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Blue Jays: Some ideas on how to trade Troy Tulowitzki

OAKLAND, CA - JUNE 07: Troy Tulowitzki #2 of the Toronto Blue Jays bats against the Oakland Athletics at Oakland Alameda Coliseum on June 7, 2017 in Oakland, California. (Photo by Ezra Shaw/Getty Images)
OAKLAND, CA - JUNE 07: Troy Tulowitzki #2 of the Toronto Blue Jays bats against the Oakland Athletics at Oakland Alameda Coliseum on June 7, 2017 in Oakland, California. (Photo by Ezra Shaw/Getty Images) /
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BALTIMORE, MD – SEPTEMBER 30: Chris Davis #19 of the Baltimore Orioles looks on in the first inning against the Houston Astros at Oriole Park at Camden Yards on September 30, 2018 in Baltimore, Maryland. (Photo by Rob Carr/Getty Images)
BALTIMORE, MD – SEPTEMBER 30: Chris Davis #19 of the Baltimore Orioles looks on in the first inning against the Houston Astros at Oriole Park at Camden Yards on September 30, 2018 in Baltimore, Maryland. (Photo by Rob Carr/Getty Images) /

If It Makes You Feel Better

I’m not sure how many more trade fits there are around the league, unless of course the Blue Jays were willing to eat all, or the majority of the money remaining on Tulowitzki’s contract. In that scenario, the possibilities would open up a lot more, although the acquiring team would still be taking a gamble that the former star could still contribute.

As I looked through the possible trade candidates across the league, it did make me feel a little bit better to see that there are worse contracts in baseball. Even if it’s frustrating to see Tulowitzki paid very well to sit on the disabled list for the better part of two years, it could always be worse.

Robinson Cano- 5 years, 120 million remaining 

The former Yankee signed a huge 10 year, 240 million dollar deal with the Mariners, and he’s only halfway through it so far. The soon to be 36 year old had a solid year when he was present in 2018, but an 80 game suspension for the use of performance enhancing drugs put a big damper on his season, on Seattle’s playoff chances, and on Robinson Cano‘s legacy.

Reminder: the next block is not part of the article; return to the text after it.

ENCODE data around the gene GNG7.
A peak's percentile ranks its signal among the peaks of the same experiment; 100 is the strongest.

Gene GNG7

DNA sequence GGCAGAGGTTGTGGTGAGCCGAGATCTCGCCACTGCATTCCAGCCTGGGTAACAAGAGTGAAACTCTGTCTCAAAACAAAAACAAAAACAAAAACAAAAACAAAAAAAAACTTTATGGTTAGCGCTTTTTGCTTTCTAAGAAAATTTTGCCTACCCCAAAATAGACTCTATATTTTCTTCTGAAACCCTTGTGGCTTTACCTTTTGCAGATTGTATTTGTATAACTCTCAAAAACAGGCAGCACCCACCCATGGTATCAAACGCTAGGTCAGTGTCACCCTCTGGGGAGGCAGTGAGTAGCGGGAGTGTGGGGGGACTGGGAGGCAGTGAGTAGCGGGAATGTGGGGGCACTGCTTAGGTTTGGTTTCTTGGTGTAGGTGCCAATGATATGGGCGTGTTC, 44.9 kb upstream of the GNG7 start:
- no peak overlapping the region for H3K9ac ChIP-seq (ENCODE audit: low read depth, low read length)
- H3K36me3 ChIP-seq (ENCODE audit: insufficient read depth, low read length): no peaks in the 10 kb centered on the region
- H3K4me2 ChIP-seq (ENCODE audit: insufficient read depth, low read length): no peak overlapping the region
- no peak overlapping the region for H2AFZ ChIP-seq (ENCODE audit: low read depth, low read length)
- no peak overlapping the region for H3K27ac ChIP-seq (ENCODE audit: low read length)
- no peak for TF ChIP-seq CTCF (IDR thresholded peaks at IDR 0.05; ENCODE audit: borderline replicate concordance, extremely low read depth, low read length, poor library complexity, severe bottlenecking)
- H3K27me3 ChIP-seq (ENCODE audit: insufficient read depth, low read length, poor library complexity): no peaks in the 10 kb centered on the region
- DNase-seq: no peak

Albert Pujols- 3 years, 87 million 

He might be one of the greatest hitters of all-time, but I’m willing to bet the Angels wish there weren’t three years left on his contract. Albert Pujols has remained a reasonable power threat, but beyond that he’s a very tough player for the Angels to keep putting in the lineup. With the presence of Shohei Ohtani, Pujols has had to spend more time at first base, which doesn’t help his value either.

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There’s a pretty good chance he plays out the remainder of the deal unless he’s bought out, so the Angels are definitely paying now for what they had earlier in his contract. (And the Cardinals definitely got the best of him)

Miguel Cabrera- 6 years, 160 million remaining 

Like Pujols, Miguel Cabrera profiles as one of the greatest hitters to ever pick up a bat, and should be a lock as a first-ballot Hall of Famer when the time comes.

Unfortunately for the Tigers, it’s a long time before his current contract is up, and it pays him a pretty significant sum through the remainder of his career. He’ll make 30 million in each of 2019-21, 32 million in 2022-2023, and has a sixth year at the end for eight million.

In this case, Cabrera is a legacy figure for the Tigers, and I’m sure late owner Mike Ilitch would still be in favour of the contract today even given everything that’s happened since it was signed. That said, it’s going to be a huge boat anchor for the Detroit front office as they attempt to rebuild, even if Cabrera can bounce back and add some productive years before he’s done. I don’t mean to pick on the legends, but there’s a lot of time left on this deal, and Cabrera’s numbers were waning even before his season-ending injury in 2018.

Chris Davis- 4 years, 92 million (average salary of 23 million)

Last but not least, I think this is a no-doubter as the worst contract in baseball, and at least it belongs to the Baltimore Orioles.

Chris Davis signed a seven year, 161 million dollar deal before the 2015 season, and he still has four years remaining. That wouldn’t be that big of a deal at age 32, except that he just put up historically low numbers this year, and had arguably the worst season in professional baseball history. That’s not an overstatement, he was truly horrific.

And for his efforts, Davis is still due to collect a whopping 92 million over the last four years of his deal in Baltimore. Baltimore’s recently departed GM Dan Duquette made plenty of good moves throughout his tenure in the front office, but he probably deserves to lose his job for signing off on that one alone, even if it was rumoured that he wasn’t fully in favour at the time.

Next. The defining move made by Ross Atkins so far. dark

So while Tulowitzki’s contract doesn’t look good at all these days, it could always be worse based on the candidates directly above, and there’s also some reasonably comparable ones out there across the league as well. With that in mind, it might be possible to move Tulowitzki’s contract after all, even if it feels like a pretty tall order.

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